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Statement 1968

Donald Judd

November 7, 2016

Donald Judd, 2nd Floor, 101 Spring Street, New York, 1985. Photo credit: Doris Lehni-Quarella © Antonio Monaci. Licensed by ARS.

Following a period as an art reviewer, working largely for hire, Judd’s writings from the late 1960s and early 1970s take a decidedly polemic tone, a decision that is not surprising given his stance against the Vietnam War and his support of the civil rights movement. One of his earliest and most concise comments on the connection between art and socio-political attitudes, Judd’s “Statement” from 1968 expresses his resistance to the over-reach of institutional power and the oppressive nature of war. Timely and relevant in 1968, this essay is uncanny in its prescience of the current political climate in the United States. As Judd writes: “The United States has had one civil war and it could have another over civil rights and the meaninglessness of the present political system.” As evidenced in Donald Judd Writings, similar concerns continue in Judd’s work from this point forward, most notably in his criticism of the first Gulf War.

— Caitlin Murray
Co-Editor, Donald Judd Writings
Director of Marfa Programs, Judd Foundation

 

Donald Judd, Handwritten note, 21 May 1986, Pencil on Paper, 11 x 8 1/2 inches. Donald Judd Text © Judd Foundation. Image © Judd Foundation. Licensed by ARS.

Any art involves philosophical, social, and political attitudes. It’s hard to generalize about all art and the United States but essentially the best art is opposed to the main kinds of power and to many of the prevailing attitudes. I can’t see how I can be outside of the society, which is a wish sometimes, so I’m within it. I don’t think things would be better elsewhere. The other alternative is isolation and not working. I assume that I can resist the various institutions and uses of power and also the docility and conventionality of the country. The United States is still a hierarchical country, sort of a large oligarchy, though apparently not as hierarchical as Europe, which may be the difference between European and American art; my work and that of most artists is opposed to that hierarchy.

I’m not against large government or large industry or whatever is necessary to do something required. I object to government, industry, and business having power beyond that needed for their usefulness. Industry and business are the making and distribution of goods and they should be just that and not more. However, they run the country, retain money, by-produce disproportionately rich and powerful people, install Eisenhowers and Johnsons, and forbid domestic changes. Most Americans are content with the whole thing; they think they have a say in the government and they think they’re well paid. They are fairly ignorant of their own interests and of course completely so of anyone’s elsewhere. The United States has had a foolish foreign policy ever since World War II, and perhaps before, and there hasn’t been much opposition to it. Most people know nothing about the war in Vietnam except that it’s sponsored by the government. They think the government should do little thinking and planning at home but abroad should be omniscient and powerful. It’s difficult to moderate a police chief in a little town in Mississippi but easy to destroy a government in Guatemala.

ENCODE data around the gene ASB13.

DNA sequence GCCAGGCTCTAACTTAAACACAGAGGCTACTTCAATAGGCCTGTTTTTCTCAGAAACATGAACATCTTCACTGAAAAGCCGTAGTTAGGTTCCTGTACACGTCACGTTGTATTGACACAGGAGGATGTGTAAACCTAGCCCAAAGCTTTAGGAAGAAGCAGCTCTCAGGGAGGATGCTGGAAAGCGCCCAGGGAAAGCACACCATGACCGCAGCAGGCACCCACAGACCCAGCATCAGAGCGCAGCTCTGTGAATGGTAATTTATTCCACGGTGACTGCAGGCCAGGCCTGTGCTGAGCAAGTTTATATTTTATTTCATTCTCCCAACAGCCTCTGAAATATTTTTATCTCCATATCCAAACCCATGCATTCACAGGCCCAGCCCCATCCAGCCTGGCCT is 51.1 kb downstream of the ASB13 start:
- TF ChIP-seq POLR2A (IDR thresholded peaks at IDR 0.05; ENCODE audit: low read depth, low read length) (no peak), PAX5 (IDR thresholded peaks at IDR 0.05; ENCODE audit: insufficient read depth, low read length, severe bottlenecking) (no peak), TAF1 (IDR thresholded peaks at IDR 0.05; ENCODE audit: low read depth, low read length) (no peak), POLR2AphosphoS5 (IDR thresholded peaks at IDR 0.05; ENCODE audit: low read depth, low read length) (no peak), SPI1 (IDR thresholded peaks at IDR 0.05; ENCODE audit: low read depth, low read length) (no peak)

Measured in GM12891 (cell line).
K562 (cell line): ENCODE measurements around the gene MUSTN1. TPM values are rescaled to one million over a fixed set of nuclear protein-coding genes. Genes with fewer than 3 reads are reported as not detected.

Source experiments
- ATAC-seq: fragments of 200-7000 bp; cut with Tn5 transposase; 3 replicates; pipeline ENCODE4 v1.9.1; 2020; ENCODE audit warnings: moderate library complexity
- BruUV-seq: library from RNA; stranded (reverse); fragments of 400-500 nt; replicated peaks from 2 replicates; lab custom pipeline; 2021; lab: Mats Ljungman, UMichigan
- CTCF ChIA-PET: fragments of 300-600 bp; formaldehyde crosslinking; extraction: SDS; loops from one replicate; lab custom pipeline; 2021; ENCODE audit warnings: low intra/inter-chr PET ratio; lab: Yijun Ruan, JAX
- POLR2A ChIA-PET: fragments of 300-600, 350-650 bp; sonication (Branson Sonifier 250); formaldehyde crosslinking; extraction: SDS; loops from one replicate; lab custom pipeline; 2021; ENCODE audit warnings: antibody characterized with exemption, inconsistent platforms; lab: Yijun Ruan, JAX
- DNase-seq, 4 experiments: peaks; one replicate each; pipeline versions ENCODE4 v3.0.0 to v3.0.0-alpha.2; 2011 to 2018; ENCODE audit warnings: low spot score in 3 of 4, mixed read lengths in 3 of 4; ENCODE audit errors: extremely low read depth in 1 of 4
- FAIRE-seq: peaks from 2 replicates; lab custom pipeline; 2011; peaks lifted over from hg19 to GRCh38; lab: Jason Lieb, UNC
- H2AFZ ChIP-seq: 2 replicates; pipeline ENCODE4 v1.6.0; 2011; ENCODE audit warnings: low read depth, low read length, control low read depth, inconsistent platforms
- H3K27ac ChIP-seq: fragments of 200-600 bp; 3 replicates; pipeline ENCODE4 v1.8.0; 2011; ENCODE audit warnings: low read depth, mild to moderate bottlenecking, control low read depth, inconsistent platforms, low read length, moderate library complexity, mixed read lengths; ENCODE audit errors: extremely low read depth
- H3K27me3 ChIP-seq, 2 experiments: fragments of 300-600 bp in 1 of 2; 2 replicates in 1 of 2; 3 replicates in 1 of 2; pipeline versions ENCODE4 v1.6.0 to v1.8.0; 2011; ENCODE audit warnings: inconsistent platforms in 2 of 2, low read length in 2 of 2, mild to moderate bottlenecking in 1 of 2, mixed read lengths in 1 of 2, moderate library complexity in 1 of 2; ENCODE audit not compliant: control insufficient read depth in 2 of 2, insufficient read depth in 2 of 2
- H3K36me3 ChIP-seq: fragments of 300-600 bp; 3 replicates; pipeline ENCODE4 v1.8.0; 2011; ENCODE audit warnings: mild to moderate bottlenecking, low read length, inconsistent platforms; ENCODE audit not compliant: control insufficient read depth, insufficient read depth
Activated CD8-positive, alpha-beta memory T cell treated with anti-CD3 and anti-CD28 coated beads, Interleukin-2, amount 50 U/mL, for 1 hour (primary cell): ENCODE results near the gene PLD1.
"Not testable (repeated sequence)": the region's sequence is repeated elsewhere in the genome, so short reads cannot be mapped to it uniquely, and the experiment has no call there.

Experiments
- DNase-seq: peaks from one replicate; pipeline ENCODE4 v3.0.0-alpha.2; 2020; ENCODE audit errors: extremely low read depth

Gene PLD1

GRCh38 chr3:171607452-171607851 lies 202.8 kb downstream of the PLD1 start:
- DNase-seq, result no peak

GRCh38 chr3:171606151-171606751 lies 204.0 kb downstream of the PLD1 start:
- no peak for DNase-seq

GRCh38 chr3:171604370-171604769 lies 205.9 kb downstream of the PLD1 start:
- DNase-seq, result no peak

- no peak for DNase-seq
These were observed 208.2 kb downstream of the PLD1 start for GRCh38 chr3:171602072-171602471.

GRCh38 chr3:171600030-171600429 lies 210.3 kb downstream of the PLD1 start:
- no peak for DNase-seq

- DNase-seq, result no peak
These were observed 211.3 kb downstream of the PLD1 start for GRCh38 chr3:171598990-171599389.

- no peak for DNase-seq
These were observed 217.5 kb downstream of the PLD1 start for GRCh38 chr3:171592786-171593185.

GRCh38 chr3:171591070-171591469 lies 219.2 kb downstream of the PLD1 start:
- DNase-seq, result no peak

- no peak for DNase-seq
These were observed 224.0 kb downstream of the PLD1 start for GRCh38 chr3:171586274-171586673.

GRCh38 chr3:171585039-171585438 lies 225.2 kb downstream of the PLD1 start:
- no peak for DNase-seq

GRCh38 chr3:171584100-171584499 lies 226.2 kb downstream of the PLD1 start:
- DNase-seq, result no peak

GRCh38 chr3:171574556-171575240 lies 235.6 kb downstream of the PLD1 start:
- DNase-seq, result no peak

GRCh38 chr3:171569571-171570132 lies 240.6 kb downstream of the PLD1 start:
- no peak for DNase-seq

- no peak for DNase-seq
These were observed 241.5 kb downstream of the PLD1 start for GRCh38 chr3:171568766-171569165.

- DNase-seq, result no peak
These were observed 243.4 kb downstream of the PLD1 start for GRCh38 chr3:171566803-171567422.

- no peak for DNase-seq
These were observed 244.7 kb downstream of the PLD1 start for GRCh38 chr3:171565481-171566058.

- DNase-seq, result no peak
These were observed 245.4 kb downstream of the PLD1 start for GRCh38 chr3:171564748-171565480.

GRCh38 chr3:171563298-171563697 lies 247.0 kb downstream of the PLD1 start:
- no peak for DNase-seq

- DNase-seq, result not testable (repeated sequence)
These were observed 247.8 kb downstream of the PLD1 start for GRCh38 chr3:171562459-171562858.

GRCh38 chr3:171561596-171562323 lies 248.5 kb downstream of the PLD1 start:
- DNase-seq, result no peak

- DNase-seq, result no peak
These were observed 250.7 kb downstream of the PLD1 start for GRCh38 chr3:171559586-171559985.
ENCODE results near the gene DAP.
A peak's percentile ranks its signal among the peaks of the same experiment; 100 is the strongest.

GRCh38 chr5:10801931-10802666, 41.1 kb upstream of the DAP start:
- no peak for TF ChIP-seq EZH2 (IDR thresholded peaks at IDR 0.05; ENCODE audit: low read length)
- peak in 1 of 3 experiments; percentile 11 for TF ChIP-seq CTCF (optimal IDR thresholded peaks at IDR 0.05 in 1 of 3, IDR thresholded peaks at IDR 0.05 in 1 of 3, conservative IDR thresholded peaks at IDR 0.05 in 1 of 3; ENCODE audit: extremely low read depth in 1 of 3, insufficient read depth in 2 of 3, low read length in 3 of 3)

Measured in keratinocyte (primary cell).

My work has qualities which make it impossible for it to be in agreement with all of this. It couldn’t exist, wouldn’t have been invented, in agreement or acceptance of this.

Donald Judd, Handwritten note, 14 April 1987, Pencil on Paper, 5 3/4 x 4 inches. Donald Judd Text © Judd Foundation. Image © Judd Foundation. Licensed by ARS.

There are several catastrophes which could destroy American art. Since World War II I’ve always thought a major war was possible. I’m very tired of the idea. The United States has had repressive periods before but there is now the possibility, though not the likelihood, of an extreme Russian or German kind of repression. If it lasts, it doesn’t even take such extreme repression to destroy art. Serious art can’t coexist, for example, with the present Greek government.1 The United States had one civil war and it could have another over civil rights and the meaninglessness of the present political system. It’s a new possibility. I never understood how the Germans could do what they did. I’m beginning to and for the first time it seems that the United States could start, quite purposefully, a major war and intentionally commit similar atrocities. Vietnam is a deliberate atrocity. The fact that a large number of people oppose the war doesn’t even cause the government to moderate its actions. Obviously if any of this happens there won’t be any art; otherwise there will be and it won’t be compromised by what is disagreeable in the society. A lot of awful societies have produced good work.
 

  1. On April 21,1967, only a few weeks before scheduled elections, right-wing Greek military officers, aided by the United States Central Intelligence Agency, carried out a successful coup d’etat, seizing control of all of Greece by the early morning of the next day.

 

Donald Judd Writings, co-published by Judd Foundation and David Zwirner Books, is the most comprehensive collection of the artist’s writings assembled to date. The book is available November 2016. Full schedule of public programs here.

Info & Credits

First published: Anna Nosei Weber and Otto Hahn,“La Sfida del Sistema,” Metro, June 1968; reprinted: Donald Judd: Complete Writings 1959-1975 (Halifax: The Press of Nova Scotia College of Art & Design and New York University Press, 1975, 2005; New York: Judd Foundation, 2015), p. 196. Donald Judd Text © 2016 Judd Foundation

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